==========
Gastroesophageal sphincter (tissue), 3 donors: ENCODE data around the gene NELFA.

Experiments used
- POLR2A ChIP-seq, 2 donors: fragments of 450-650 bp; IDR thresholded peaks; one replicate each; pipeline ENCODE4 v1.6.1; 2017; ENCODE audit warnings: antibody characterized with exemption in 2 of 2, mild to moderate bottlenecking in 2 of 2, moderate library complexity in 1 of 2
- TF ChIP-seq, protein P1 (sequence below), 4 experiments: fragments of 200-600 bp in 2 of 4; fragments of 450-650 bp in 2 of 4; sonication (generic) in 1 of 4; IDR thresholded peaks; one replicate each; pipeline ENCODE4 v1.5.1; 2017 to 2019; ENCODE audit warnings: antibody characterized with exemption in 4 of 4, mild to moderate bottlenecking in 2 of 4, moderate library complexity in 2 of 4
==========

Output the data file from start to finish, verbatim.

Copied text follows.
Gastroesophageal sphincter (tissue), 3 donors: ENCODE data around the gene NELFA.

Experiments used
- POLR2A ChIP-seq, 2 donors: fragments of 450-650 bp; IDR thresholded peaks; one replicate each; pipeline ENCODE4 v1.6.1; 2017; ENCODE audit warnings: antibody characterized with exemption in 2 of 2, mild to moderate bottlenecking in 2 of 2, moderate library complexity in 1 of 2
- TF ChIP-seq, protein P1 (sequence below), 4 experiments: fragments of 200-600 bp in 2 of 4; fragments of 450-650 bp in 2 of 4; sonication (generic) in 1 of 4; IDR thresholded peaks; one replicate each; pipeline ENCODE4 v1.5.1; 2017 to 2019; ENCODE audit warnings: antibody characterized with exemption in 4 of 4, mild to moderate bottlenecking in 2 of 4, moderate library complexity in 2 of 4